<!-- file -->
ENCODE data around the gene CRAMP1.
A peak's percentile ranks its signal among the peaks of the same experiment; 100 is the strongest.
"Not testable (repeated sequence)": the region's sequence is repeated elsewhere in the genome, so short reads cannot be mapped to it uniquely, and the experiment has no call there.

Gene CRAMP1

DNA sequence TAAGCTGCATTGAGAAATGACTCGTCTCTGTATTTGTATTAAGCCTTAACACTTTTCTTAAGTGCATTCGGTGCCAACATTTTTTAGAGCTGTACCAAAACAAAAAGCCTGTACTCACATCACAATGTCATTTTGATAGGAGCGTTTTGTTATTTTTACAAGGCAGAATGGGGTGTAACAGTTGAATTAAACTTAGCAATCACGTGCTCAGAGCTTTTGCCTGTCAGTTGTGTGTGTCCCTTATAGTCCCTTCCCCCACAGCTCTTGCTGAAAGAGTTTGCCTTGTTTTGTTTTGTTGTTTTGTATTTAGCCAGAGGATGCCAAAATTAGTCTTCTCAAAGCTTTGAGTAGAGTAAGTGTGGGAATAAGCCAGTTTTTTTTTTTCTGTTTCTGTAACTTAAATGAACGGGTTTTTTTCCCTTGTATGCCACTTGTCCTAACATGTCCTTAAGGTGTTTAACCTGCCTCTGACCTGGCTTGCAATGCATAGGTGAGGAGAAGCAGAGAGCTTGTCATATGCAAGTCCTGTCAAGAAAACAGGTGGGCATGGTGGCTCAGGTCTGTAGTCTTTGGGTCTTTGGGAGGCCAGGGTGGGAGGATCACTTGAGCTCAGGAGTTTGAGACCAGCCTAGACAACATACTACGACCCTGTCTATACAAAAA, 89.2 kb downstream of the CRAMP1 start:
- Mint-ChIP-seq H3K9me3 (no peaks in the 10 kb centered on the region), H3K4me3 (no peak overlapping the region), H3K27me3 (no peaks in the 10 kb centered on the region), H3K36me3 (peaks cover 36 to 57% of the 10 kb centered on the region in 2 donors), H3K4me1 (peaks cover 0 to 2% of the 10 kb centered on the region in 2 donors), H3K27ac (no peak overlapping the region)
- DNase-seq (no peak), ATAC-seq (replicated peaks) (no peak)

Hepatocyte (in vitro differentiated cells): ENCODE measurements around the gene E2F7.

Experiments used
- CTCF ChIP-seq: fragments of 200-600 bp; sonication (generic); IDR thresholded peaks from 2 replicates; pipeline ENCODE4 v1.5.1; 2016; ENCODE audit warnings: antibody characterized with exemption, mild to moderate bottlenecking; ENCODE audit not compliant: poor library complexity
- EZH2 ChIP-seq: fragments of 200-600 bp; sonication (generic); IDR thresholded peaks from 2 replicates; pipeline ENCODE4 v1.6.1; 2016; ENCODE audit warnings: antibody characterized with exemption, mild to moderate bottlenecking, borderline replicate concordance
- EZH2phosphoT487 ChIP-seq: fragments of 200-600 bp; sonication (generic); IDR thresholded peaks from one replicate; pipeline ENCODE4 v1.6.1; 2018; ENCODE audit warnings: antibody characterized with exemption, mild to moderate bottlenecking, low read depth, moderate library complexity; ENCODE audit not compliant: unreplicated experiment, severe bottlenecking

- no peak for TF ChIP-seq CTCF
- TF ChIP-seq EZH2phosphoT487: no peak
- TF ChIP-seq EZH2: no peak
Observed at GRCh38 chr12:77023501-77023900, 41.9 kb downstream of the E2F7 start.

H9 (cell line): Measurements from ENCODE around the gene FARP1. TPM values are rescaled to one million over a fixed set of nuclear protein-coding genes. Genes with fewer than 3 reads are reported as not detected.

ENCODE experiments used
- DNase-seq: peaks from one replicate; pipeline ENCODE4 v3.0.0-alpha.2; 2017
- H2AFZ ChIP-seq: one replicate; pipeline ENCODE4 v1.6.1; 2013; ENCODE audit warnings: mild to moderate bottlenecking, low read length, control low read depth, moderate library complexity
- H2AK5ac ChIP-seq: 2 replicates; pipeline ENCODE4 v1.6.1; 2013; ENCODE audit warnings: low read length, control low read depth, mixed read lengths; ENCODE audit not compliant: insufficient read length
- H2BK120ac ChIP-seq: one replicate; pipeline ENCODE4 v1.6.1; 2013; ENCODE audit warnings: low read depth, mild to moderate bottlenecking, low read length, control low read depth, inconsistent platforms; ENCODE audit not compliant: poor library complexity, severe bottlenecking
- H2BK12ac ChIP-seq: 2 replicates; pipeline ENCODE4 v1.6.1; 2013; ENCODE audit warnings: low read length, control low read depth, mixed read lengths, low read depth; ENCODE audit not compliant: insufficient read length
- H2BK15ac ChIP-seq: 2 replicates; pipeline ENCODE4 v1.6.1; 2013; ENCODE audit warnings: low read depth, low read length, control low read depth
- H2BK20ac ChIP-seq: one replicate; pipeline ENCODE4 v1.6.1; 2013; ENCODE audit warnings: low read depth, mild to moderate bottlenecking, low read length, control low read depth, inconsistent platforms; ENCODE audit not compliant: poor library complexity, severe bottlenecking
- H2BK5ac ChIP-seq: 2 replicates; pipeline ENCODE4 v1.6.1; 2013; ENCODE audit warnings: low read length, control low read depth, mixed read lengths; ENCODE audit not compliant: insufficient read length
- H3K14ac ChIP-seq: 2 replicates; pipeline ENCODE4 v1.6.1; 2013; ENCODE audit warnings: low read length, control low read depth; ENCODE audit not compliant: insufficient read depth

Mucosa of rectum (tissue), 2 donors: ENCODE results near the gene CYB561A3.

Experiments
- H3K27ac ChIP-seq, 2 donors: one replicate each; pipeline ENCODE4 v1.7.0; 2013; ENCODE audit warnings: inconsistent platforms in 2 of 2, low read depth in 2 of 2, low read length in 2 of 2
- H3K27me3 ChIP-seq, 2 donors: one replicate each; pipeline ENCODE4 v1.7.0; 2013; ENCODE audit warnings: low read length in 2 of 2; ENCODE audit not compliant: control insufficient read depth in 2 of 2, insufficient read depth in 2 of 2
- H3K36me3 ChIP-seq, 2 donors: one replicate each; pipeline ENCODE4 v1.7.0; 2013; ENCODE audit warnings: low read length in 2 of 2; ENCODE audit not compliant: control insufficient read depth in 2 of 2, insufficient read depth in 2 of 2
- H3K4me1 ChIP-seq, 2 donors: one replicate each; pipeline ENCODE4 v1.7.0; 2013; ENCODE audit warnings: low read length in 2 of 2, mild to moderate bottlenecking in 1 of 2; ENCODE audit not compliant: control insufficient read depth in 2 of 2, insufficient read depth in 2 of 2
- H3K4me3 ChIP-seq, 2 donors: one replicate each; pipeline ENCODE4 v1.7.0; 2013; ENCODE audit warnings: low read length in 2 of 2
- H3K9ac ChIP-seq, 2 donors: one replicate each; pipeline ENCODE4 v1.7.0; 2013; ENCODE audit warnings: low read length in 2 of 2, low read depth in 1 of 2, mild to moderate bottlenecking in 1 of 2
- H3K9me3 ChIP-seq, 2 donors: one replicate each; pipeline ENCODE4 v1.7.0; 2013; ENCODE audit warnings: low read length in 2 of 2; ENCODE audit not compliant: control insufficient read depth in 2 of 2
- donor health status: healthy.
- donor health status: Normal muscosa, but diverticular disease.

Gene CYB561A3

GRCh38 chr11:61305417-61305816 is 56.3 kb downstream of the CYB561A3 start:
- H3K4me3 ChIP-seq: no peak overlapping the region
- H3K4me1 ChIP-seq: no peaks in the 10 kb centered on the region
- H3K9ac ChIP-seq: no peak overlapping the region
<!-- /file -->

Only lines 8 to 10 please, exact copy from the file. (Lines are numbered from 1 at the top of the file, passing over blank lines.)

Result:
Hepatocyte (in vitro differentiated cells): ENCODE measurements around the gene E2F7.

Experiments used
- CTCF ChIP-seq: fragments of 200-600 bp; sonication (generic); IDR thresholded peaks from 2 replicates; pipeline ENCODE4 v1.5.1; 2016; ENCODE audit warnings: antibody characterized with exemption, mild to moderate bottlenecking; ENCODE audit not compliant: poor library complexity